2. Great teachers in Leon only get paid more when they date Rocky, he then bullies them, they get a settlement, Rocky smiles until he preys on his next victim.

  3. Rocky, you are incompetent! In office for 3 years, now you buy computers for all students. In office for 3 years, now you want a computer platform that is the same. Rocky, you are useless. Your staff is leadership team\staff are over paid political appointees that praise the ground you walk on and laugh all through the night at your incompetence! Face it Rocky, the two things you are good at are no longer needed…dating teachers on your staff and falsifying information to state and federal authorities.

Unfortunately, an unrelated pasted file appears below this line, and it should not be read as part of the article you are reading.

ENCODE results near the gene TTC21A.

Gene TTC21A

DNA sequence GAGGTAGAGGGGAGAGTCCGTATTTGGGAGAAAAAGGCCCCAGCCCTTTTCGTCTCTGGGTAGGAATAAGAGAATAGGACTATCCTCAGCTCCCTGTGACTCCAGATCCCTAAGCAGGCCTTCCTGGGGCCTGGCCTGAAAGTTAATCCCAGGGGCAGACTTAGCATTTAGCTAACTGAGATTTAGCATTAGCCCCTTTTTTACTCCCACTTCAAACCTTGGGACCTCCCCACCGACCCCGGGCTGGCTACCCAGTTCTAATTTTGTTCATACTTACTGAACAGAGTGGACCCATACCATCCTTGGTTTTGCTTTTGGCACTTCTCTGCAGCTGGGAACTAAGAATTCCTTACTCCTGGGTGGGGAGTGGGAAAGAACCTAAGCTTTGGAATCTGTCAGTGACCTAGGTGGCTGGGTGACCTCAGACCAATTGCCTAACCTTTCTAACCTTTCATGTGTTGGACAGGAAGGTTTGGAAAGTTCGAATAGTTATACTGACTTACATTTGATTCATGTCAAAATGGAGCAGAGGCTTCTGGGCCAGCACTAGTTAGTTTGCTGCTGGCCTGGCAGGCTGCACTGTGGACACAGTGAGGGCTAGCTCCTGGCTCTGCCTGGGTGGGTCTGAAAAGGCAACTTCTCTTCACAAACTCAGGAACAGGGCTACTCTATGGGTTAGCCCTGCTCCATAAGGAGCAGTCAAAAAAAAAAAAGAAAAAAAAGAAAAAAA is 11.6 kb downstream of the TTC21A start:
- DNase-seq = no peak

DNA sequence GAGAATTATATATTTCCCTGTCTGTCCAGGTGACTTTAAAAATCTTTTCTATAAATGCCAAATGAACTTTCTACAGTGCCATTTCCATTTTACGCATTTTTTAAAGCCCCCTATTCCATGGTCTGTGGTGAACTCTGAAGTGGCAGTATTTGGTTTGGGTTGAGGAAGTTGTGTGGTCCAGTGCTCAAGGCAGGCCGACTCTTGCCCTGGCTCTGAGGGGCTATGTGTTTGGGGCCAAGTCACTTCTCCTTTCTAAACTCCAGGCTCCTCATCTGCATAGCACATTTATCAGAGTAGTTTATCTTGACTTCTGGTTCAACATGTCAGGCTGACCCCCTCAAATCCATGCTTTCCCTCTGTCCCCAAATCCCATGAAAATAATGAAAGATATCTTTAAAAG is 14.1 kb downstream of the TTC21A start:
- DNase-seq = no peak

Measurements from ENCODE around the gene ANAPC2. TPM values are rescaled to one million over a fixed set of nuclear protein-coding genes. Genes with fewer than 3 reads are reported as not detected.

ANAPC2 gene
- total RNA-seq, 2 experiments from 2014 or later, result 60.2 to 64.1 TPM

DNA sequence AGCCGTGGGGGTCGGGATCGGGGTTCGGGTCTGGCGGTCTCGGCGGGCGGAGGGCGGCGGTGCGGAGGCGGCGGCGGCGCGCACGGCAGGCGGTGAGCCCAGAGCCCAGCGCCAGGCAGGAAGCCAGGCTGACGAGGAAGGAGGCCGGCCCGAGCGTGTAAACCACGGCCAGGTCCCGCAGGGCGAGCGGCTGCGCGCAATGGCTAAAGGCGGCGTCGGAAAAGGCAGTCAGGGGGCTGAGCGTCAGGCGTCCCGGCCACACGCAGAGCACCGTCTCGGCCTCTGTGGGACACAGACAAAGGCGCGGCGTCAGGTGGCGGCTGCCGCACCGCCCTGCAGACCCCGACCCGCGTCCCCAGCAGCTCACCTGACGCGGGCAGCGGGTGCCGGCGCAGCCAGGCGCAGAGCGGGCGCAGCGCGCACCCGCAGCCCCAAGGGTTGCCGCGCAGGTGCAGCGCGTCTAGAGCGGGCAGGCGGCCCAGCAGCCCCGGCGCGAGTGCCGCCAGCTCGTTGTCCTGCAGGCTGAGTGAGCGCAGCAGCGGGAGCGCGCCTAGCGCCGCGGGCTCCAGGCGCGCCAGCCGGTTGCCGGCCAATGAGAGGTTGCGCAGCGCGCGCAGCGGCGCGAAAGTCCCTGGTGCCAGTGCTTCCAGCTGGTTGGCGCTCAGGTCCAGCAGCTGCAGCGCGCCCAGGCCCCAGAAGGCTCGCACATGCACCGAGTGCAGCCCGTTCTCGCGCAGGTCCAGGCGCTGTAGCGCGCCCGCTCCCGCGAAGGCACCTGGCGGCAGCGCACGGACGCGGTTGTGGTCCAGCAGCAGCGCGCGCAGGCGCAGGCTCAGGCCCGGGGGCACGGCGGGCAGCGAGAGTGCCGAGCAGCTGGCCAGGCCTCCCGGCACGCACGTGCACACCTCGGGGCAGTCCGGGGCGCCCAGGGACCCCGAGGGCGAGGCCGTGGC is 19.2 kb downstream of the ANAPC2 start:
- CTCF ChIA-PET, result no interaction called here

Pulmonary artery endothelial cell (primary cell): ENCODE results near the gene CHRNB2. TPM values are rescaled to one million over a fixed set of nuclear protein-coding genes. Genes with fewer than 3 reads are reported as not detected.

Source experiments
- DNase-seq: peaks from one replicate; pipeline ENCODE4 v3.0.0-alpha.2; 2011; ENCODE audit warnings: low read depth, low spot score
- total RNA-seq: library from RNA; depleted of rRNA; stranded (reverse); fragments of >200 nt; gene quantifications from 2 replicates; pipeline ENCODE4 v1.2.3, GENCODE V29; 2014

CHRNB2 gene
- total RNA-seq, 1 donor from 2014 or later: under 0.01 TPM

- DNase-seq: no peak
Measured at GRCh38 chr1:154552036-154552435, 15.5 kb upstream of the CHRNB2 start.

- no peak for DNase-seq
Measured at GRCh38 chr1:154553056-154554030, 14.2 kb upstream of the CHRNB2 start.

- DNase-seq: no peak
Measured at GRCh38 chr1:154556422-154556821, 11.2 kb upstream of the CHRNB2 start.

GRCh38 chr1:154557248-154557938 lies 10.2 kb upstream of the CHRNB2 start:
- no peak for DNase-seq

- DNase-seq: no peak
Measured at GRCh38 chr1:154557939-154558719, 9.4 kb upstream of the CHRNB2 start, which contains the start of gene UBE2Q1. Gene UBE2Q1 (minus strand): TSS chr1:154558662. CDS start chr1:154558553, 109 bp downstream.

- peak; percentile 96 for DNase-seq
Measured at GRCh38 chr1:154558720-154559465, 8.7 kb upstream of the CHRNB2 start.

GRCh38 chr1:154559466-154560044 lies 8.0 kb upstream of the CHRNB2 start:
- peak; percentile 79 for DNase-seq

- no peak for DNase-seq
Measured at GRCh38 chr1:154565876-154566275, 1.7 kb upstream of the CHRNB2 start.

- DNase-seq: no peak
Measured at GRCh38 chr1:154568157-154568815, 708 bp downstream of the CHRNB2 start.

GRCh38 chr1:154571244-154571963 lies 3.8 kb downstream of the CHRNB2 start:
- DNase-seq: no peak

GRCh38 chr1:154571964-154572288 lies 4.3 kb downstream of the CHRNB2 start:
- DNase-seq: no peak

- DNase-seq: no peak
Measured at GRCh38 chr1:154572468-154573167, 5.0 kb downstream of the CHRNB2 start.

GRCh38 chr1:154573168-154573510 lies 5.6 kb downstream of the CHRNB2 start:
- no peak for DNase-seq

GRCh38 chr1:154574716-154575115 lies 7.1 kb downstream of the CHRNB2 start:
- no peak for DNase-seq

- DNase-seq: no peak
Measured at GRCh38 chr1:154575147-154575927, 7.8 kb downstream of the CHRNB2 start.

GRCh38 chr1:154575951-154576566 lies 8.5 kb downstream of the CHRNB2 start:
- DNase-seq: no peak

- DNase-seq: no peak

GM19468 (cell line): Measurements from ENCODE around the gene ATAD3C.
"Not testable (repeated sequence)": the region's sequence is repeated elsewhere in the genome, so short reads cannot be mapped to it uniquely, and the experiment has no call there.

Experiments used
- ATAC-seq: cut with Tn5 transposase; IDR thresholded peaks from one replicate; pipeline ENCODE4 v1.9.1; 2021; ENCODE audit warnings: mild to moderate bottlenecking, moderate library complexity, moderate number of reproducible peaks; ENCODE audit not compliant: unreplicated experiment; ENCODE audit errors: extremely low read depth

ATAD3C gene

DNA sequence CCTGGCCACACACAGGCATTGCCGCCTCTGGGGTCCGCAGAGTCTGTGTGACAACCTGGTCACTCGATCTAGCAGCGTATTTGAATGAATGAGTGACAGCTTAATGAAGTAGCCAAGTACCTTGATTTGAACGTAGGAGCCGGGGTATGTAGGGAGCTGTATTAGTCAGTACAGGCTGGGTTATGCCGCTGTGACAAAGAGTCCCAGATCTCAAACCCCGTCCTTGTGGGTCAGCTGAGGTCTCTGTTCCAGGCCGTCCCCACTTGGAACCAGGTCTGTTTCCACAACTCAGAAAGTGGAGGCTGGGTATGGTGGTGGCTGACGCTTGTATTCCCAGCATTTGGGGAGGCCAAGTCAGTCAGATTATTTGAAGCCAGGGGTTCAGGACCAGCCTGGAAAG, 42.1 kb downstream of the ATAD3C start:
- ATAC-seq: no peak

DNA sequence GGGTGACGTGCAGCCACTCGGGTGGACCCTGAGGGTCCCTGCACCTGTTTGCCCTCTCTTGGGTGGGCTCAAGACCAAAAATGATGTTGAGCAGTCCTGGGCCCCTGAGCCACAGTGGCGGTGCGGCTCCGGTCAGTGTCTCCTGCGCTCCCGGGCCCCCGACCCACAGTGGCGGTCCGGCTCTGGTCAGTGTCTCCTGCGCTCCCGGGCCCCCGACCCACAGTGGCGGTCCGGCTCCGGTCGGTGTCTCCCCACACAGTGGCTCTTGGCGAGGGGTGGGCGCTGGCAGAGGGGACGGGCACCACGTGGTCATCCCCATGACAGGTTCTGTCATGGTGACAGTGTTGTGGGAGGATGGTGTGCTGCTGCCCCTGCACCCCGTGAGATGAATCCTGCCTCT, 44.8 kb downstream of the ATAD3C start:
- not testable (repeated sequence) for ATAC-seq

4. Going to be interesting how the School district adopts their new budget. I was told that happens in Sept. Hanna may have overspent in 20/21 based on his decisions made so far for the next school year. Watch for hiring freezes, lots of movement of staff, and cries from the Board that the state has let us down. Student enrollment will be going down!

  5. I forsee Rocky standing in the doorway at Kate Sullivan, channelling his inner George Wallace:
    “Stay-at-home today!”
    “Stay-at-home tomorrow!”
    “Stay-at-home forever!”

    1. Me too Maven.
      I am kind of tired of the whole Hanna situation.
      It seems hes gonna do whatever he wants, including getting reelected by local voting idiot sheeple, and we got a big bill to pay (including kickbacks) for all those laptop/tablets.

      1. Change your name from Snidely to “Freshly Painted Wall” and run for Skrewel Superintendent.
        You’ll have my vote!

Leave a Reply

Your email address will not be published.